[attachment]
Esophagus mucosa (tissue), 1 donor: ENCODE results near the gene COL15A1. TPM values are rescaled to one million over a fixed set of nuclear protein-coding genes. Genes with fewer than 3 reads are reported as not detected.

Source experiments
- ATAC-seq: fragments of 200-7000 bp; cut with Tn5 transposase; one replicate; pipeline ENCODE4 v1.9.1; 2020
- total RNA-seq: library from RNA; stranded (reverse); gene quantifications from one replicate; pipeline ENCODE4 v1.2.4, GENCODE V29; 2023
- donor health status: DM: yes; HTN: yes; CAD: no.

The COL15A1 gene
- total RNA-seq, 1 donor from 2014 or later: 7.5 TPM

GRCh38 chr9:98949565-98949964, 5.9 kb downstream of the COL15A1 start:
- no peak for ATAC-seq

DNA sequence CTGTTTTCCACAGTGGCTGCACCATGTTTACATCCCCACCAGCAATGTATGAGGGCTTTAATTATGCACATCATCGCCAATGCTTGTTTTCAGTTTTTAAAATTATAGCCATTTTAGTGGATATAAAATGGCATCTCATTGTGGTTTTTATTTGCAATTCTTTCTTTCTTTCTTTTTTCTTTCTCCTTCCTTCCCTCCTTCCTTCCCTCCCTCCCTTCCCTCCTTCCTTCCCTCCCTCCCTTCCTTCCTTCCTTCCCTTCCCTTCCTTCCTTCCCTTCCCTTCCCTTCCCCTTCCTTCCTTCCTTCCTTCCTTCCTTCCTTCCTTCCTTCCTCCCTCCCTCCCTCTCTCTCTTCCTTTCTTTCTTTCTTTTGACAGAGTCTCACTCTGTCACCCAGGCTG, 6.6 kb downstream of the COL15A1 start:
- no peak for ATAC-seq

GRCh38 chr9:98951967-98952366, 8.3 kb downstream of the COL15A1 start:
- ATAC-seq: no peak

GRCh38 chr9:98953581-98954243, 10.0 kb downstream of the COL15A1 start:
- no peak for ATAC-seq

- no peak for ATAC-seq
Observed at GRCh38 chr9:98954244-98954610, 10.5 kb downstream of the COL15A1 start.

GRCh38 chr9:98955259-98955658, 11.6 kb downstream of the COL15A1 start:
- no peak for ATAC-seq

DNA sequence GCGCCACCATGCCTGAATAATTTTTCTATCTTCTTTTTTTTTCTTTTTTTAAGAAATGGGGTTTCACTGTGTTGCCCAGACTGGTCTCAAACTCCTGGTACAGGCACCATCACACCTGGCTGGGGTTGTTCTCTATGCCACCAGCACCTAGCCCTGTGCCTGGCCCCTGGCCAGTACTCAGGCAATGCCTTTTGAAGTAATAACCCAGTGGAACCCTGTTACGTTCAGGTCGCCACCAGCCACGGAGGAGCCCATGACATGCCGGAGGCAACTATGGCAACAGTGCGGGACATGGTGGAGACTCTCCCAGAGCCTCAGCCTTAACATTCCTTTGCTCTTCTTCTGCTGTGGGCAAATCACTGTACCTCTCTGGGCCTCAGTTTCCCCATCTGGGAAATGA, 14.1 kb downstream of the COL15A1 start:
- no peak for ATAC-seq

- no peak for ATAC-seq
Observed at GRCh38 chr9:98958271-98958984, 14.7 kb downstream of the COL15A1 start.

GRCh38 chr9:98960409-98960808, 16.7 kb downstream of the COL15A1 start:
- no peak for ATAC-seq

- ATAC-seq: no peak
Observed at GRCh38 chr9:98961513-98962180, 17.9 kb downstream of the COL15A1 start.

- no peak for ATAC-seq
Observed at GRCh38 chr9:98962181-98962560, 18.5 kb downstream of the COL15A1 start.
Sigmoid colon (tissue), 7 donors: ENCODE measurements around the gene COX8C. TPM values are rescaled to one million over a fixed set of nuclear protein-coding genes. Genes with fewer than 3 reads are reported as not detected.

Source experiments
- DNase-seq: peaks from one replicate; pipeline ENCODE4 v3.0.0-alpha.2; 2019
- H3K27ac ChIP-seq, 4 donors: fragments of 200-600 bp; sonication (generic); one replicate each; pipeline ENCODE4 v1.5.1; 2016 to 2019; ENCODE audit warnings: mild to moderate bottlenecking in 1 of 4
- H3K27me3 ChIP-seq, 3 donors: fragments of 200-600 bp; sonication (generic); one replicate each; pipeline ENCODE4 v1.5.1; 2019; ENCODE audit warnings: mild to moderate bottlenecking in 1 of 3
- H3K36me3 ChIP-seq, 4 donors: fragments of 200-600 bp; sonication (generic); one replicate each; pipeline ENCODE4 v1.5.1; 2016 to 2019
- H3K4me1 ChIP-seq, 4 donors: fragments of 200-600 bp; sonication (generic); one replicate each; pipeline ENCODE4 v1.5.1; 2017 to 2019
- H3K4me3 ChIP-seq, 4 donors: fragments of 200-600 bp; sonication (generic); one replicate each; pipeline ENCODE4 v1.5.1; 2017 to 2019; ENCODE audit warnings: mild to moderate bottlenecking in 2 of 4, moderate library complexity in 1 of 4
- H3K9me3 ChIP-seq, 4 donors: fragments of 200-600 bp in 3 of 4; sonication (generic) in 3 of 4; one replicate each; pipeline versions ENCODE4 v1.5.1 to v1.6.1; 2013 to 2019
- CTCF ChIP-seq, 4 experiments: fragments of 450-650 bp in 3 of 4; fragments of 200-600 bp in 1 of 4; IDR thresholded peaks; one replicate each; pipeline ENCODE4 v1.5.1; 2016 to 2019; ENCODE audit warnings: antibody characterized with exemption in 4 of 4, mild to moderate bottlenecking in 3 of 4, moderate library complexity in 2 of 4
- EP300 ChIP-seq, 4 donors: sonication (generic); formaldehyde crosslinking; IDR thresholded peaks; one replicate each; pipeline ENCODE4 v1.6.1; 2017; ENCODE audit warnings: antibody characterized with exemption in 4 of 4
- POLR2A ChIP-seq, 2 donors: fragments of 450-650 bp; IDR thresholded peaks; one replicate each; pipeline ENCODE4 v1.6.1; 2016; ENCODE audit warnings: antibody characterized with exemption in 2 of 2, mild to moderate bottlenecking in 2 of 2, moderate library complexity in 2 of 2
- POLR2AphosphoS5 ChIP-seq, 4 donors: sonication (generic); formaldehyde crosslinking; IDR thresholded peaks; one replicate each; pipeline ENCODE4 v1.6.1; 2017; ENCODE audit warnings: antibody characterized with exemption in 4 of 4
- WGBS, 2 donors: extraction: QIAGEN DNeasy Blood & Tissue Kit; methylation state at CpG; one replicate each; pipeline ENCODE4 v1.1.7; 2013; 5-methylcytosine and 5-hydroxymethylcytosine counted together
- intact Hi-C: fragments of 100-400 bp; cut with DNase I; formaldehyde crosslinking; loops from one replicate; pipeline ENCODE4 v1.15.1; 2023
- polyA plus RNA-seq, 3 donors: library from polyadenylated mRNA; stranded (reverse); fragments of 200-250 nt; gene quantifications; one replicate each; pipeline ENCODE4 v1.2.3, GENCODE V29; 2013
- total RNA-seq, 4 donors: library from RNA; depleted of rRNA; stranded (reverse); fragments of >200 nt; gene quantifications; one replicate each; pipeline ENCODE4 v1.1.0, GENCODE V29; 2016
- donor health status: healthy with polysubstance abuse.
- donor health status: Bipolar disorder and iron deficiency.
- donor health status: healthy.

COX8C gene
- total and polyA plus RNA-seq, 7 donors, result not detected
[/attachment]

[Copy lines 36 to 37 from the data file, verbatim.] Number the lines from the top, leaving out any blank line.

- H3K4me1 ChIP-seq, 4 donors: fragments of 200-600 bp; sonication (generic); one replicate each; pipeline ENCODE4 v1.5.1; 2017 to 2019
- H3K4me3 ChIP-seq, 4 donors: fragments of 200-600 bp; sonication (generic); one replicate each; pipeline ENCODE4 v1.5.1; 2017 to 2019; ENCODE audit warnings: mild to moderate bottlenecking in 2 of 4, moderate library complexity in 1 of 4